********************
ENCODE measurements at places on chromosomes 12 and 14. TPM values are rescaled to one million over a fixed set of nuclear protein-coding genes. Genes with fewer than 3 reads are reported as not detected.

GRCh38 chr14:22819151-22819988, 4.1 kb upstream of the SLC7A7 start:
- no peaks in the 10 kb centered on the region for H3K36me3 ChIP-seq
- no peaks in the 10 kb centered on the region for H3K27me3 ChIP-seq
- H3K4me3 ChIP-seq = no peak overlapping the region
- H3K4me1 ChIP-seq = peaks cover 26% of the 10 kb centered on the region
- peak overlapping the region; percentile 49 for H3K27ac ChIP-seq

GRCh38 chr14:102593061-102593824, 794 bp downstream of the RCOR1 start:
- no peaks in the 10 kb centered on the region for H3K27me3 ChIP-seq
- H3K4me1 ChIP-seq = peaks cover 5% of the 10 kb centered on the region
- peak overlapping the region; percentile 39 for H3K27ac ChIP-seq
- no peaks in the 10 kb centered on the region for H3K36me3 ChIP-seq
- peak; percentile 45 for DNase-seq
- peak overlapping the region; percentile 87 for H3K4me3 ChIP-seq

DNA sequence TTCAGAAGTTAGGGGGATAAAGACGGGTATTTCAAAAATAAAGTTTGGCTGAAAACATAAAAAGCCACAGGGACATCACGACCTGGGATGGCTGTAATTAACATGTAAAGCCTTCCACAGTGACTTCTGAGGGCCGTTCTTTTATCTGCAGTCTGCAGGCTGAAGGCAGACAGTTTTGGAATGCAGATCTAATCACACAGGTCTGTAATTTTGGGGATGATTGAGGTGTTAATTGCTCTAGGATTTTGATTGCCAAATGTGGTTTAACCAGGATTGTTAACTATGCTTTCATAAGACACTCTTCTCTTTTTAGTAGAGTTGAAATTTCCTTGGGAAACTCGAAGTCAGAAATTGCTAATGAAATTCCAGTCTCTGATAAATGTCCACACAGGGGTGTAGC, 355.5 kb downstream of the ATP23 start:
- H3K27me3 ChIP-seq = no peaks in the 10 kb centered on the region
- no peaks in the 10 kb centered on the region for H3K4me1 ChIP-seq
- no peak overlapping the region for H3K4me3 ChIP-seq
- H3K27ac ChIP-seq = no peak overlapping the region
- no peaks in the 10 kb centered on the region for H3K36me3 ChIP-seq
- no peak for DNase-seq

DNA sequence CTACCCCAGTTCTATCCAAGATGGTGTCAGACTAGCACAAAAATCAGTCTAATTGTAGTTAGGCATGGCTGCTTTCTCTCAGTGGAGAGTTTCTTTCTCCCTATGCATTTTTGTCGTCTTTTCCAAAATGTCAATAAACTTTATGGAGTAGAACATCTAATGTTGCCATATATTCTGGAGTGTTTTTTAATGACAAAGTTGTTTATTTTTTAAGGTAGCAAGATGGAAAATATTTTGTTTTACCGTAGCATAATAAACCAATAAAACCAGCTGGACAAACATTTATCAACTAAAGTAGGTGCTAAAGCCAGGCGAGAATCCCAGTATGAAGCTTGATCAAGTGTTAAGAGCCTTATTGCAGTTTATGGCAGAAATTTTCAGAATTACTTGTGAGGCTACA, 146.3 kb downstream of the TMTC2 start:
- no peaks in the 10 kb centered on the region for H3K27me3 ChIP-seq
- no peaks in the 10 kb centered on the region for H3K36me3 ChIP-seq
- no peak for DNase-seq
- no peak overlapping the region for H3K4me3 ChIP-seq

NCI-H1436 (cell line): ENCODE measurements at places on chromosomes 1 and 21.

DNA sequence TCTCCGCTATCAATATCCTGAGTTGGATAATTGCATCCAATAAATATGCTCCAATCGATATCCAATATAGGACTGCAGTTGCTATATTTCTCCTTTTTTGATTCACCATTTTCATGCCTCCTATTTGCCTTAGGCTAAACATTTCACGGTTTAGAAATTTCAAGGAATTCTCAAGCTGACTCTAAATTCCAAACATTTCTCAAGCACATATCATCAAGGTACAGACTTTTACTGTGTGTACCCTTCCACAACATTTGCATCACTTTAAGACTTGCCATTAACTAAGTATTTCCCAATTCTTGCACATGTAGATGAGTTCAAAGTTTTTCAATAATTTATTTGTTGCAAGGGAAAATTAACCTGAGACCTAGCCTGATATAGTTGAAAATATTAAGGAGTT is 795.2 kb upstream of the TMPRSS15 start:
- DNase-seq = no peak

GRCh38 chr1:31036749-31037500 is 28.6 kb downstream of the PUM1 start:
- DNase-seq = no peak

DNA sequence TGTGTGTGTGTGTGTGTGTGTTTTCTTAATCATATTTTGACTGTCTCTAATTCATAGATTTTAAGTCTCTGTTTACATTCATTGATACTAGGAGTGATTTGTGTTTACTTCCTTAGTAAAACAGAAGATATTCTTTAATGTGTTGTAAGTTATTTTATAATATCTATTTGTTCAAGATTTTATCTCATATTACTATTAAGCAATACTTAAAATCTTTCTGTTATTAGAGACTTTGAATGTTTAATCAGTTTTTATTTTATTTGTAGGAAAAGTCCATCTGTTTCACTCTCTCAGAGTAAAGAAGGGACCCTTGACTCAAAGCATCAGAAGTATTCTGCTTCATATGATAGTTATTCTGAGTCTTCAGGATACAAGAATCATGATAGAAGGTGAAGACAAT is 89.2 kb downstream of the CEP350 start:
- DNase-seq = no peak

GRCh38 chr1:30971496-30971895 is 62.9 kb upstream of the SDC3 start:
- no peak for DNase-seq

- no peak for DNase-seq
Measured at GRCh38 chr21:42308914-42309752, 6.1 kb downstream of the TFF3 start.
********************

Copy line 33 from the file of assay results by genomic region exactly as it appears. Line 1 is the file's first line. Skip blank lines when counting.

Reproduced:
- DNase-seq = no peak